Lisa Brackmann’s new novel, Hour of the Rat promises to be a very good international crime thriller, and it lives up to that billing very well. The second in what looks to be a very important series, the book brings back Ellie Cooper from her electrifying debut, 2010’s Rock Paper Tiger — and what an encore performance it is.
Ellie McEnroe is an Iraqi war vet, constantly reminded of the wound she suffered to her leg and haunted by her experiences in the war. Having followed her now ex-husband, a one time army interrogator, Trey, to China she finds herself adrift — from her marriage, from her country and from “normal” people. Adding to her on-the-edge psyche is her mother, a born again Christian despite her serial bad relationships with seemingly every man she meets. Ellie is now, though thoroughly unqualified, working as an artist’s agent for her one time love interest Lao Zhang, whose work is viewed as subversive by the Chinese government.
Seeking a bit or release from her chaotic life she decides to do a favor for a fellow wounded Iraqi vet, Dog Turner. Dog’ brother, Jason is a politically active left winger whose politics seem more driven by his hormones than any idealism. He has gone missing in picturesque Yangshuo, a famous tourist destination. Before she can begin her quest to find Jason, Ellie is asked to “have tea,” a euphemism for come in for questioning, with a Pompadoured Chinese Bureaucrat who works for The Domestic Security Directorate. The DSD’s motto translates to something like “Leniency for those who confess. Severity for those who refuse” They are interested in Ellie’s relationship with Lao Zhang. Why he would employ an American who has no training in art to sell his paintings? Perhaps she holds this position of employment because she works for the American government? More importantly, Pompadour wants to talk with Lao Zhang. Ellie has a clandestine way to contact Lao, through a secret and massive interactive online game that is more a place for dissidents to meet and exchange intelligence than an actual game. Ellie explains that she doesn’t speak with Lao often, and only then by email. This doesn’t satisfy the DSD, but they choose to watch her instead of throw her in jail.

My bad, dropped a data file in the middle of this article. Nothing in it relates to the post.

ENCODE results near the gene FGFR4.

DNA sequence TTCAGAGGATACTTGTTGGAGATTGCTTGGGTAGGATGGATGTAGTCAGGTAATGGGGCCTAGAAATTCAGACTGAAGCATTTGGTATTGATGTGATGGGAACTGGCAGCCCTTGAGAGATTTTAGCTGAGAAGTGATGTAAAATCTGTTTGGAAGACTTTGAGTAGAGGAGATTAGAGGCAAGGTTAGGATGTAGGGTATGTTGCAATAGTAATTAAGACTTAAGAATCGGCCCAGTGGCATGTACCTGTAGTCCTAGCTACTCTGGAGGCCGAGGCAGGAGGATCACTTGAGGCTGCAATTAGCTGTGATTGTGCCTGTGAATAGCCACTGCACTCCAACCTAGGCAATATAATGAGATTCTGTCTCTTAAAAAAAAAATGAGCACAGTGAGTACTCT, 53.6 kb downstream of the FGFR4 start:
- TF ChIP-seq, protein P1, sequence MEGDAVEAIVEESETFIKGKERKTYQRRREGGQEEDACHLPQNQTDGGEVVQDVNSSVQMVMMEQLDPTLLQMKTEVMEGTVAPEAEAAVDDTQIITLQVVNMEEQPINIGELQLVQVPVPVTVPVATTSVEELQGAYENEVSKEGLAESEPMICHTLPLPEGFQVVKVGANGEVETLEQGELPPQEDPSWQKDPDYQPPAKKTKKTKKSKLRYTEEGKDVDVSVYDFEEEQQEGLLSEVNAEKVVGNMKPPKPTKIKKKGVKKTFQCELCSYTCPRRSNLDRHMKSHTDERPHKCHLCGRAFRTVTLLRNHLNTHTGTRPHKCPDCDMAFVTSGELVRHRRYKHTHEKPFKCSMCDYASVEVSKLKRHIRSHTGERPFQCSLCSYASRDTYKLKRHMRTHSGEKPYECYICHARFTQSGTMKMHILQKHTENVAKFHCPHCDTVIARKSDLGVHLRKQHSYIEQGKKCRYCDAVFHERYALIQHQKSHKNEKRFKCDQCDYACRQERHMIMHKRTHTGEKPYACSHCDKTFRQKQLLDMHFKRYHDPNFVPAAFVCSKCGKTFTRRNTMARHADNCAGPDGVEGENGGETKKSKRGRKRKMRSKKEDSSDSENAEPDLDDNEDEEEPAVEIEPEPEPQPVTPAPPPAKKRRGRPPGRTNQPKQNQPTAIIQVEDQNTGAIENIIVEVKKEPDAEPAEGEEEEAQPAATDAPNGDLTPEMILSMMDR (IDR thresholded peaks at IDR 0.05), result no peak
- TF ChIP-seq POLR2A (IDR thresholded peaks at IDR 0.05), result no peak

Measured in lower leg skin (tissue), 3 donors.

Finally free to travel in search of the illusive Jason, Ellie finds her mother has insinuated herself into the trip, so when Ellie adjusts her mind, stocks her supply of pain killers, and accepts the journey as a sort of mother-daughter get away, she is less than pleased to find out her mother is bringing along her latest flame, “that nice Mr. Zhou next door.” When she peruses the few leads that Dog could give her, she finds herself pulled into a world where the DSD is following her, her ex-husband and his new love, “that bitch, Lily Ping,” keep showing up in the out of the way places she travels to, and she keeps getting emails and phone calls from a secretive Chinese billionaire art collector bent on acquiring Lao Zhang’s work even though Ellie has received instructions to take his work off the market.
Ellie’s Percocet and beer fueled search for Jason leads her through back alleys for secretive meetings, dumpling shops, the art world and virtual reality eventually taking her to some of China’s most beautiful a surreal landscapes. Ellie’s search uncovers a very secretive and dangerous biotech company that might just be involved in genetically altering food crops. Pitted against this conglomerate are people that know or knew Jason and are involved in eco-terrorism. The many characters she meets are entertaining and through them the many facets of the country that is China are revealed. We meet shop girls, factory workers Uigar dissidents, and the quirky people who populate the Chinese art world…and don’t forget the cats. Brackman’ll make you feel like you are walking the densely populated streets, eating in the small shops and trying to find cold beer.